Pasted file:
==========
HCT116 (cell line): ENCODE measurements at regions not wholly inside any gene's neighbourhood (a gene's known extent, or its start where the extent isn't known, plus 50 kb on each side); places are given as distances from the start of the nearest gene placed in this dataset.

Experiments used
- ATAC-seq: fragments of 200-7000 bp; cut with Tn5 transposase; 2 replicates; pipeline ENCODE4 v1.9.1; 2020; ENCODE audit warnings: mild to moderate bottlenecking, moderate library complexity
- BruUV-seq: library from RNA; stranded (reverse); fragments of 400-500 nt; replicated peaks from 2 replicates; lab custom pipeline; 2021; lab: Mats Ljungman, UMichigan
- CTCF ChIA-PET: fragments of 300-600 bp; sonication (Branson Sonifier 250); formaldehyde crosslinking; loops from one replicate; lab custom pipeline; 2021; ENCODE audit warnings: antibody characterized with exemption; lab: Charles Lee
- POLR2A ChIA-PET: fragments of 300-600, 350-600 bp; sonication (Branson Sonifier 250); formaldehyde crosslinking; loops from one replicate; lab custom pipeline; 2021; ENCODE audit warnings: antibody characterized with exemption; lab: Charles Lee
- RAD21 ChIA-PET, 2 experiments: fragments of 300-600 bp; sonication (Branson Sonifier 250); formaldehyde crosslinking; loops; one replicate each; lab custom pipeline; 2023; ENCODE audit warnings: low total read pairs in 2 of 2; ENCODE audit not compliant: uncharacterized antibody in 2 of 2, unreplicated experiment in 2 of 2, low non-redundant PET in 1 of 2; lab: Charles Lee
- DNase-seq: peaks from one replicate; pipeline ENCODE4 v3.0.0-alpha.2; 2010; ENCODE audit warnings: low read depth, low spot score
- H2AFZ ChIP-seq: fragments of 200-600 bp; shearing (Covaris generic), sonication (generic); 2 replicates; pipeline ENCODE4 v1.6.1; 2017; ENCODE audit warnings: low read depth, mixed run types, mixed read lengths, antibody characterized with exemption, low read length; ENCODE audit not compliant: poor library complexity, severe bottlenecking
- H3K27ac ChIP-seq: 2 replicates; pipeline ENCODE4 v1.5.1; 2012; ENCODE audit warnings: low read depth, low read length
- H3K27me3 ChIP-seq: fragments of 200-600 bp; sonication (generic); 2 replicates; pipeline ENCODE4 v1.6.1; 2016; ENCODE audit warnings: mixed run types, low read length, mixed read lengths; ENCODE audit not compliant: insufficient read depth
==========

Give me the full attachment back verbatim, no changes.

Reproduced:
HCT116 (cell line): ENCODE measurements at regions not wholly inside any gene's neighbourhood (a gene's known extent, or its start where the extent isn't known, plus 50 kb on each side); places are given as distances from the start of the nearest gene placed in this dataset.

Experiments used
- ATAC-seq: fragments of 200-7000 bp; cut with Tn5 transposase; 2 replicates; pipeline ENCODE4 v1.9.1; 2020; ENCODE audit warnings: mild to moderate bottlenecking, moderate library complexity
- BruUV-seq: library from RNA; stranded (reverse); fragments of 400-500 nt; replicated peaks from 2 replicates; lab custom pipeline; 2021; lab: Mats Ljungman, UMichigan
- CTCF ChIA-PET: fragments of 300-600 bp; sonication (Branson Sonifier 250); formaldehyde crosslinking; loops from one replicate; lab custom pipeline; 2021; ENCODE audit warnings: antibody characterized with exemption; lab: Charles Lee
- POLR2A ChIA-PET: fragments of 300-600, 350-600 bp; sonication (Branson Sonifier 250); formaldehyde crosslinking; loops from one replicate; lab custom pipeline; 2021; ENCODE audit warnings: antibody characterized with exemption; lab: Charles Lee
- RAD21 ChIA-PET, 2 experiments: fragments of 300-600 bp; sonication (Branson Sonifier 250); formaldehyde crosslinking; loops; one replicate each; lab custom pipeline; 2023; ENCODE audit warnings: low total read pairs in 2 of 2; ENCODE audit not compliant: uncharacterized antibody in 2 of 2, unreplicated experiment in 2 of 2, low non-redundant PET in 1 of 2; lab: Charles Lee
- DNase-seq: peaks from one replicate; pipeline ENCODE4 v3.0.0-alpha.2; 2010; ENCODE audit warnings: low read depth, low spot score
- H2AFZ ChIP-seq: fragments of 200-600 bp; shearing (Covaris generic), sonication (generic); 2 replicates; pipeline ENCODE4 v1.6.1; 2017; ENCODE audit warnings: low read depth, mixed run types, mixed read lengths, antibody characterized with exemption, low read length; ENCODE audit not compliant: poor library complexity, severe bottlenecking
- H3K27ac ChIP-seq: 2 replicates; pipeline ENCODE4 v1.5.1; 2012; ENCODE audit warnings: low read depth, low read length
- H3K27me3 ChIP-seq: fragments of 200-600 bp; sonication (generic); 2 replicates; pipeline ENCODE4 v1.6.1; 2016; ENCODE audit warnings: mixed run types, low read length, mixed read lengths; ENCODE audit not compliant: insufficient read depth